12 Great Copywriting Examples (Plus a Ton of Copywriting Tips)
Table of Contents
You’re here for the copywriting examples. But first, a quick story.
Every Friday at 5 o’clock (somewhere), I sit back in my ’70s paisley armchair, put on some Crosby, Stills, and Nash, and have a beverage.
I call it the Yacht Rock Happy Hour. It’s when my thoughts pivot from writing and marketing to whatever the weekend holds.
But last Friday, I inadvertently looked at my mead can, from the Michigan meadery B. Nektar.
Here’s what it said:
“When life feels like you’ve taken a trip up shit’s creek, and seemingly everyone is acting like a disgruntled pelican, one might kill for a good coma, but NO! Try a little Sunrise Bay! It’s light, it’s easy, and as fabulous as knowing how to work a room of fragile egos. Now let’s raise a glass, or can, and cheers to your possible beauty. Don’t forget to Tweet us on Facebook! Best wishes, warmest regards.”
Seriously. How good is that?!
It turned out to be the least relaxing happy hour of my life, because suddenly, I was right back to thinking about words—and how endlessly creative they can be. How the right combination can inspire laughter, surprise, empathy, shock, curiosity, or a million other reactions.
Including, for marketers, the most important one of all: action.
Copy can also inspire more copy. Below are 12 copywriting examples to motivate your own writing. Add them to your swipe file for the next time you need a creativity boost.
I’ll get into why we chose these below, and I’ll share a bunch of proven copywriting tips in the meantime. But briefly: The reason we chose these ads is because they work. Whatever their goal is—whether that’s getting a click or a conversion (or something else entirely)—the following copy examples are primed to make it happen.
Bonus: Somewhere in this article is the worst ad ever made. Just for fun (or horror). You’ll know it when you see it.
1. The Give Directly above the fold
This is the first thing you see on the homepage for the nonprofit Give Directly. What makes it so compelling is its specificity. You see the names, faces, and locations of the people your donations would help.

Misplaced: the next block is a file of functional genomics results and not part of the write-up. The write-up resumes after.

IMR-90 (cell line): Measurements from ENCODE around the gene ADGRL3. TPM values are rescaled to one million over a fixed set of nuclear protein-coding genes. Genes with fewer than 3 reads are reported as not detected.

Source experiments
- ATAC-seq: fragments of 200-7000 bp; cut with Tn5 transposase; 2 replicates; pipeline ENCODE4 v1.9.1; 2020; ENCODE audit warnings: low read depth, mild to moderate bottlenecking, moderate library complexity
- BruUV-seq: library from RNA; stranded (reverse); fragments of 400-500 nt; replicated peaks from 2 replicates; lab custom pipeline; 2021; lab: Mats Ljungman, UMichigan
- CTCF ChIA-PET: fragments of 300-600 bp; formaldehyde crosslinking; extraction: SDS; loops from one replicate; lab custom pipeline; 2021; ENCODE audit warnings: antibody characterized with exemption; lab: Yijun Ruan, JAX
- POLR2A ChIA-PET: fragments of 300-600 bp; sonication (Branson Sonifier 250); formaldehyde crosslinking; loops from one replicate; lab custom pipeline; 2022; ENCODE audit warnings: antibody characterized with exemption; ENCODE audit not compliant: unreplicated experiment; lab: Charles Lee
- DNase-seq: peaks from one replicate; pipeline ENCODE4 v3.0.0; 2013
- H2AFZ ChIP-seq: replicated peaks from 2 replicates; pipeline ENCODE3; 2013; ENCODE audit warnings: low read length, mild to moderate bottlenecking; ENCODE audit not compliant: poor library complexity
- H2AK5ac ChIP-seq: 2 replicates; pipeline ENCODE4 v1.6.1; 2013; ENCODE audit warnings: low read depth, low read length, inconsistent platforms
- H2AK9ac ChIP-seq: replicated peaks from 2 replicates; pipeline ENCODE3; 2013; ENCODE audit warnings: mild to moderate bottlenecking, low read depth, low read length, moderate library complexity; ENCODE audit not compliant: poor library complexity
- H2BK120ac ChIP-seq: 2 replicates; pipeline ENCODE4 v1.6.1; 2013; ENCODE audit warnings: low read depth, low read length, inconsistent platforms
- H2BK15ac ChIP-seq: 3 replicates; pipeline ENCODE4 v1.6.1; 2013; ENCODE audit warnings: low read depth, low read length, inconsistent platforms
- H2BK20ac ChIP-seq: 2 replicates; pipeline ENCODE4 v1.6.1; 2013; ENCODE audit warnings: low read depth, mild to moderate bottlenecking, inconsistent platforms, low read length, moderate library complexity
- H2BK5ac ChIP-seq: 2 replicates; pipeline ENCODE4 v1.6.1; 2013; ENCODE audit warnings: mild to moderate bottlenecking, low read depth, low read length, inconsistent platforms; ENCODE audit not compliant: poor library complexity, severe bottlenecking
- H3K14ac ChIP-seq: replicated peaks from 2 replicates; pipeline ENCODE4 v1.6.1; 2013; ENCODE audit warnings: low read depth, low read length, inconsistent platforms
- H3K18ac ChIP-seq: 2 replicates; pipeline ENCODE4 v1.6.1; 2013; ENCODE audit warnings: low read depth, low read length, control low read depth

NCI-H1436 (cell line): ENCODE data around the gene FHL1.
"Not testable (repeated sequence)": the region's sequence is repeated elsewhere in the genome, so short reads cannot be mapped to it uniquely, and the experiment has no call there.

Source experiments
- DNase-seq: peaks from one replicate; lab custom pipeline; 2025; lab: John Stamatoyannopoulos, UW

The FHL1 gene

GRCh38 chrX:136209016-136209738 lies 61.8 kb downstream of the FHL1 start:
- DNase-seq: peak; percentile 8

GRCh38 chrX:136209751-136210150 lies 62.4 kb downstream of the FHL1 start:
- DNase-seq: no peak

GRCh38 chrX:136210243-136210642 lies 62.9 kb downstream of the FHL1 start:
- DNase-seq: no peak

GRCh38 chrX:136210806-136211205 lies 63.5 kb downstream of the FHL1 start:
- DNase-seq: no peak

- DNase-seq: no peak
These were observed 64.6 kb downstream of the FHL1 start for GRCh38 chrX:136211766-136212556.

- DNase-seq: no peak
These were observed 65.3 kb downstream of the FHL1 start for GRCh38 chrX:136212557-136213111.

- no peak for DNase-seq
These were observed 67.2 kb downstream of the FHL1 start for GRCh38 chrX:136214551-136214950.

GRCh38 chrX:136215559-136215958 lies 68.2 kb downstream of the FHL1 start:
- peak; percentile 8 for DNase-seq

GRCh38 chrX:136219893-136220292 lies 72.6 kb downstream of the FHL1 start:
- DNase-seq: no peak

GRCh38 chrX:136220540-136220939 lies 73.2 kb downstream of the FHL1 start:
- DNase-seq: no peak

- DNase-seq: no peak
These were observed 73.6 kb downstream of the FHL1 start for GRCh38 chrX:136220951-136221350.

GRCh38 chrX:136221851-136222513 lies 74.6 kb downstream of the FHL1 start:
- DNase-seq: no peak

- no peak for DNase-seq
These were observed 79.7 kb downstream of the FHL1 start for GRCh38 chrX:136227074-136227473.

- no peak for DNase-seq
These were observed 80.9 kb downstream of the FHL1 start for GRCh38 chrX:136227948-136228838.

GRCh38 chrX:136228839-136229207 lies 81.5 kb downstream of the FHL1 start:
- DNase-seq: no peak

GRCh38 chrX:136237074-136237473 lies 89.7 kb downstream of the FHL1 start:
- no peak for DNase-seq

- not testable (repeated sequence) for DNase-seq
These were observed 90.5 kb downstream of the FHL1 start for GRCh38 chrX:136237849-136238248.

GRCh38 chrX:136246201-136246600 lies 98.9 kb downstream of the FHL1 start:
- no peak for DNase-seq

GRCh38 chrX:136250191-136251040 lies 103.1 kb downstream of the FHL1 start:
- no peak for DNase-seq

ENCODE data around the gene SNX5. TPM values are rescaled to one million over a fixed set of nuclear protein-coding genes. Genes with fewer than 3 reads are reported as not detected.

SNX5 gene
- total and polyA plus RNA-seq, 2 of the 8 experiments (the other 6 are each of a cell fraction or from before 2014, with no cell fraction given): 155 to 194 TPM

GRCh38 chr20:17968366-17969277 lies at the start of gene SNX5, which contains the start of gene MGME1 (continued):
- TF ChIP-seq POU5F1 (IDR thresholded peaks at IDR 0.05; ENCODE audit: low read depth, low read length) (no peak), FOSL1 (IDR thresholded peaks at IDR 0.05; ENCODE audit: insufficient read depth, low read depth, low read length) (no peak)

Even the call-to-action (CTA) button names a specific person: “Give directly to Nyevu.” A quick blurb right above it tells you how Nyevu would use the money.
Many studies have shown that we respond more to a single person than a group or stat. In one study, one group was told that $300,000 would save a child, and another was told that the same amount would save eight children. More donations were given to the single child.
Although that principle is generally applied to nonprofits, specificity works for every business type. It separates the signal from the noise.
- A tech company shouldn’t say they have the “fastest-loading product on the market.” They should highlight that they’re “lightning fast: pages load 312% faster than what you’re using.” Humans aren’t great at thinking statistically—we’re better at metaphors and associations—but impressive exact numbers do stand out.
- A DTC beauty brand shouldn’t say they have the world’s most popular clean makeup line. They should say they have 212,000 five-star reviews and counting. Even better: photos of specific users in full-on glow mode.
Back to Give Directly: Another thing they do well is overcome an objection right away. Is this a gimmick? No, it’s the real deal. We’ll go deeper on objection handling at Example 11.
Plus, their above the fold (ATF)—the part of their site that’s visible before you start scrolling—is interactive. Change the number, see how many people you can help.
That action verb in the header is pretty great too: “lift.” We all want to lift each other up. This ATF shows you how you can.